Few things in this world are as beautiful as an artisan cheese, hand-crafted with love and tradition by professionals who know exactly what they’re doing. Unfortunately for cheese and the people who love it, cheesemakers have an unexpected mortal enemy: the FDA. The regulatory agency has tangled with the cheese community in the past (as, for example, when it banned the sale of soft raw-milk cheeses aged less than 60 days), but last week was the showcase of a formidable fromage dust-up.
Here’s the problem: the FDA is concerned about food safety. From the agency’s founding, in an era when food was regularly stuffed with additives like arsenic, and was often heavily contaminated with harmful bacteria, it’s been concerned about eliminating common threats to the food supply. The widespread pasteurization of milk, for example, kept milk stable and safe to drink even when it was handled, shipped, sold, and stored and suboptimal conditions. Other restrictions on food sales have arisen from concerns about human health risks — for example, the FDA believes that the environment in hard aged cheeses is too acidic for dangerous bacteria to thrive, and feels comfortable allowing the sale of both raw and pasteurized hard cheeses, but thinks soft cheeses might become breeding grounds for bacteria.
Last week, the FDA decided that permitting the sale of cheeses aged on wooden boards was dangerous, as there’s no effective way to sterilize the wood. Cheesemakers fought back, as that’s actually part of the point. The more cheese is aged, the better it tastes, and the wooden boards used to age a number of traditional cheeses contribute to their complex flavors in part because they’re covered in beneficial bacteria and other microorganisms. Forcing cheesemakers to use sterilizable racks would irreparably change their cheeses, and in some cases would deprive them of the right to use special certifications and labels because their cheeses would no longer fit a certification standard.
In fact, the concern about sterilization was preexisting. The FDA had already banned the sale of wood-aged cheeses, but never enforced it, to the relief of cheese lovers across the United States. Most European and a large percentage of U.S. cheeses are currently aged on wood. European producers wouldn’t have changed traditional cheese production practices to meet the guidelines, which would have meant saying goodbye to a host of exquisite dairy experiences. The FDA got antsy and considered reinforcing the rule after a New York cheesemaker ruined the scene for everyone by repeatedly maintaining unclean conditions, racking up inspection violations.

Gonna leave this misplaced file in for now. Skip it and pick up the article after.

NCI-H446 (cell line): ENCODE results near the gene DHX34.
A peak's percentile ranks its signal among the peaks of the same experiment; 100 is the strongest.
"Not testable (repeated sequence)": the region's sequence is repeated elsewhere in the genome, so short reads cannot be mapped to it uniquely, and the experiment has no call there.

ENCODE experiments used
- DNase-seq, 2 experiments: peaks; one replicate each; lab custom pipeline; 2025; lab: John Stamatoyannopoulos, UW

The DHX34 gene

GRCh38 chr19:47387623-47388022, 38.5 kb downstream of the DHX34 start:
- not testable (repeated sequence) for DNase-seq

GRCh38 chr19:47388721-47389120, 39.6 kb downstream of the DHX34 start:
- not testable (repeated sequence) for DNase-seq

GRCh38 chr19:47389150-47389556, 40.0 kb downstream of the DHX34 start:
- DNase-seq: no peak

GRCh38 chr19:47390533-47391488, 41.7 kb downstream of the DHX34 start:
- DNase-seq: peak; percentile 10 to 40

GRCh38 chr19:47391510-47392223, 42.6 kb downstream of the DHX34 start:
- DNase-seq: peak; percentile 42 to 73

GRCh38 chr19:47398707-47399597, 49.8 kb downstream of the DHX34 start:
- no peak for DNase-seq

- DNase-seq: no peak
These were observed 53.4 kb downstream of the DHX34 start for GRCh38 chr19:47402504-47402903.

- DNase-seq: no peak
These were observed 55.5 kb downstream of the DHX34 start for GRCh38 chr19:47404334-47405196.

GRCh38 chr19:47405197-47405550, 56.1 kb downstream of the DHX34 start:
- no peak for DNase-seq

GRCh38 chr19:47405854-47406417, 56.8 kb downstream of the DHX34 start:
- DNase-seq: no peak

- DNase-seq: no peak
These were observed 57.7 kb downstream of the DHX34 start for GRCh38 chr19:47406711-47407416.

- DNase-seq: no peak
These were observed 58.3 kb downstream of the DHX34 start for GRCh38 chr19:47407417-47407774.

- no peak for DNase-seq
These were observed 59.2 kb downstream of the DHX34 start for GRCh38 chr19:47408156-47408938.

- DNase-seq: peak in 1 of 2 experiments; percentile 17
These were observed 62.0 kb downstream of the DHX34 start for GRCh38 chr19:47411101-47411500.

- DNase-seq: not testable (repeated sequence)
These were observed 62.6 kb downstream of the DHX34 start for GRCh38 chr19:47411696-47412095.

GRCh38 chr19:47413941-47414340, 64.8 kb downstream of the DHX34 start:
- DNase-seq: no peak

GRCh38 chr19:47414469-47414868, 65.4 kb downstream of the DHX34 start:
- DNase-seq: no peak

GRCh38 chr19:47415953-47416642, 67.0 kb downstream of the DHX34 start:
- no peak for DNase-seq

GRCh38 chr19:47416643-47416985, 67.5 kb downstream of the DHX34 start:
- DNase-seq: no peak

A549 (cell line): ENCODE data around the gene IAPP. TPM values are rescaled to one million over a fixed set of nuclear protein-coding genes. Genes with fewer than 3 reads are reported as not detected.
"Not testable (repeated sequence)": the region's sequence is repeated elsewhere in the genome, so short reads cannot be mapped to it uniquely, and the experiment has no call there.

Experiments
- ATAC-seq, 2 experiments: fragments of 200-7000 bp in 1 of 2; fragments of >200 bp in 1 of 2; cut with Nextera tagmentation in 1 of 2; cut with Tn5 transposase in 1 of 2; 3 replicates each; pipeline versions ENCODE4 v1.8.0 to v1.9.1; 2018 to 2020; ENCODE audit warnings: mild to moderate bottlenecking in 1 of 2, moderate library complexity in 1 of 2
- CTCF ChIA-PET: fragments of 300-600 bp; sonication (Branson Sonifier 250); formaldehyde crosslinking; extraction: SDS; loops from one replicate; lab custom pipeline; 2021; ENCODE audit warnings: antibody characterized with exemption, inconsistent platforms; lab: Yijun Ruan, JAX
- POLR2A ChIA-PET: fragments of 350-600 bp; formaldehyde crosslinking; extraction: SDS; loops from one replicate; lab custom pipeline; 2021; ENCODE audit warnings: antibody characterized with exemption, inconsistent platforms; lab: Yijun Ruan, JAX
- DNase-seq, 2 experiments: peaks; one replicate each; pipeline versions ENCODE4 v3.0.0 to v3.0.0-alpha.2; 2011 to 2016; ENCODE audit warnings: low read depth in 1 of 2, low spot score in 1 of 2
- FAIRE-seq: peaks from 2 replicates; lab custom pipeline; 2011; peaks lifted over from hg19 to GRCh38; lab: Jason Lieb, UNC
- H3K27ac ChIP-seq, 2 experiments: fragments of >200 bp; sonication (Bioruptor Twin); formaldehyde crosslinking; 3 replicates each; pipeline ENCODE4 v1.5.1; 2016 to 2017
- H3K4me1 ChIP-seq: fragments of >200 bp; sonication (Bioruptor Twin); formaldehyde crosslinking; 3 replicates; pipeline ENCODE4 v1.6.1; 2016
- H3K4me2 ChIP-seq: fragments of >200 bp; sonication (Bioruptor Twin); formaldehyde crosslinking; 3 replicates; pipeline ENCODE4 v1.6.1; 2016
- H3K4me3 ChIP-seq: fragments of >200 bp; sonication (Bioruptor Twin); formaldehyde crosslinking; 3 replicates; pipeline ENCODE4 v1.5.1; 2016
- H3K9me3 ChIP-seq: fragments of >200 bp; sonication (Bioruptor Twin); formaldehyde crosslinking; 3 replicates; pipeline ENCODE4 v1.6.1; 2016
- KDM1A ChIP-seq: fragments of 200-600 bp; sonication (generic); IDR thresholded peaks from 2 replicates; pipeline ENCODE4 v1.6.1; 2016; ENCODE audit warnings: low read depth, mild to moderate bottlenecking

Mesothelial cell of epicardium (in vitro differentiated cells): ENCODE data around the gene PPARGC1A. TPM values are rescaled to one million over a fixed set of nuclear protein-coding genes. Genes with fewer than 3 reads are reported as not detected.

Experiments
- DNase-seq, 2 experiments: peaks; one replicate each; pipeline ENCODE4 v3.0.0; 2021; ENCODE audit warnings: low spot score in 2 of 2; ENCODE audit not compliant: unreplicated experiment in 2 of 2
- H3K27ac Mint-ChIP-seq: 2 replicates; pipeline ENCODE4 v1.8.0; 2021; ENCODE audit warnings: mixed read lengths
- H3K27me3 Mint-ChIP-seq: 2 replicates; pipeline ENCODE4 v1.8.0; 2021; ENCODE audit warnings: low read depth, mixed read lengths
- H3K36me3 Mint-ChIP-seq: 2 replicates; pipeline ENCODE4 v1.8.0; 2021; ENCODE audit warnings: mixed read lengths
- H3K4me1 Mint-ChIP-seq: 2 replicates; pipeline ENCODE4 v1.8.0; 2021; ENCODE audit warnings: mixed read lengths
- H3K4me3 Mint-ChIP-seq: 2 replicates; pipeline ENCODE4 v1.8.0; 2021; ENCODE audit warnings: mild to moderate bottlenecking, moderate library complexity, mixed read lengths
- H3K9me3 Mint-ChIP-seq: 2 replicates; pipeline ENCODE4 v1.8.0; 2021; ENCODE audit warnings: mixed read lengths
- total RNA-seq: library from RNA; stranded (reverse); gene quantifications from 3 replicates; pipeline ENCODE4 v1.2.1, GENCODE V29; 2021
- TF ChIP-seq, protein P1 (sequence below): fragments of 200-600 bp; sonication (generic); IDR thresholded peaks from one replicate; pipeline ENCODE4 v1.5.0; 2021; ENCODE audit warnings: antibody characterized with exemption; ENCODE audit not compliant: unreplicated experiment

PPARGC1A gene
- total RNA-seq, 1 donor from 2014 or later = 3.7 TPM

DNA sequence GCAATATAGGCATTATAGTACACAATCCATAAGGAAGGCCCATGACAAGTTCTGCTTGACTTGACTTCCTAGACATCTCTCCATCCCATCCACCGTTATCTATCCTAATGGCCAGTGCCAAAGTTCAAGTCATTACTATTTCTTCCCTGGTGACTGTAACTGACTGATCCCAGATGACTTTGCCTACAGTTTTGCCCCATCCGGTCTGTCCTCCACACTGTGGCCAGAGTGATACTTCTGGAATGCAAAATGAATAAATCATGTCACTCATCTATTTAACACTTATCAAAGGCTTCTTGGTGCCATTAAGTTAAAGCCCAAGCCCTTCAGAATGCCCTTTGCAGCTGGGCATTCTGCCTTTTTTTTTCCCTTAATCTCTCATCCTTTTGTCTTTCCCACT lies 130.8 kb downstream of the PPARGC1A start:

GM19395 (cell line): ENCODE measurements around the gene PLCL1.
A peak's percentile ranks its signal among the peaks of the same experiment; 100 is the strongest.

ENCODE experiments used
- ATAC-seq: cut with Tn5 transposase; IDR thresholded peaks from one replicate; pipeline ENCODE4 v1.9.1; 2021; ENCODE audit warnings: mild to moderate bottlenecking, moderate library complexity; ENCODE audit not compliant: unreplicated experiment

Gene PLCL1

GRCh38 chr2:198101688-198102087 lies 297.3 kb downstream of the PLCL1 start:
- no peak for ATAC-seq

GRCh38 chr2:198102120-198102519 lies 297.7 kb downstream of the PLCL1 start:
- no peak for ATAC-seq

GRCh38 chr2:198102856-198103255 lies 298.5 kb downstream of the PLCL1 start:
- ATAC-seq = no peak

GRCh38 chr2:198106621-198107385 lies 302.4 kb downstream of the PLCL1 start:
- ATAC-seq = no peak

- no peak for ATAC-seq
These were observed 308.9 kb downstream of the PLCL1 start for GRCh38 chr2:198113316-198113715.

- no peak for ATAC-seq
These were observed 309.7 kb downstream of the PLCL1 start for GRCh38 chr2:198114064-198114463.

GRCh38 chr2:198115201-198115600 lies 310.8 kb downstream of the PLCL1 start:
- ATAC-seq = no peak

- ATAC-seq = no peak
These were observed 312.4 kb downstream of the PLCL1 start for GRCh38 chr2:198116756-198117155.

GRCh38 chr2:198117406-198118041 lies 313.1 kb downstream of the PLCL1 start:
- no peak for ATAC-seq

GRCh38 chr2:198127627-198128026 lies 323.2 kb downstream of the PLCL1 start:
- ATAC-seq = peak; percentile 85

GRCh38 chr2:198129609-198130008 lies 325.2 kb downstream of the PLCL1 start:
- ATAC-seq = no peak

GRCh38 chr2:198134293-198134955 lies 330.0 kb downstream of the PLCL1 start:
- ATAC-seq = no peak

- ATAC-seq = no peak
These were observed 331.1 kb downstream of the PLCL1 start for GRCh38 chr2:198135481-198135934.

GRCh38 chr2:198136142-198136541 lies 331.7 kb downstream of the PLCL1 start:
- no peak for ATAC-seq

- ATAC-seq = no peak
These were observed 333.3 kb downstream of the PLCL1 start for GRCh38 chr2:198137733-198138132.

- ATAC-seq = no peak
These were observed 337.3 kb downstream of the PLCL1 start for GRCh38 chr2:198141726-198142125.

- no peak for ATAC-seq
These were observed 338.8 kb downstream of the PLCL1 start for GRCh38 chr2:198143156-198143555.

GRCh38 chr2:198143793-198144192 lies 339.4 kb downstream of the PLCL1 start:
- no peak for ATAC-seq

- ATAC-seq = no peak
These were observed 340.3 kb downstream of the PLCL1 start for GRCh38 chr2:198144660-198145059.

When the FDA’s position on the issue hit the news, the cheese community went ballistic. Producers and consumers alike panicked over the implications of a ban on wooden racks and shelving, and the FDA took heed. The agency hastily issued a retraction claiming that it had never planned to ban wooden shelving — and that it was “open to dialogue” on ways to make cheese aging safer. Given the extremely low risk of food-borne illness related to cheese consumption, it’s clear that cheese producers are already committed to protecting their consumers, and they’re invested in keeping production methods safe. However, they’re equally invested in protecting hallowed tradition — because cheese aged on something other than a board might still be cheese, but it just won’t taste the same.
Meanwhile, the FDA should worry more about shocking, gross, and unhealthy additives that are perfectly legal in our food right now. That’s where the real food risks lie — not in the artisan cheese I picked up at the farmers’ market last weekend.
Photo credit: Graeme Maclean.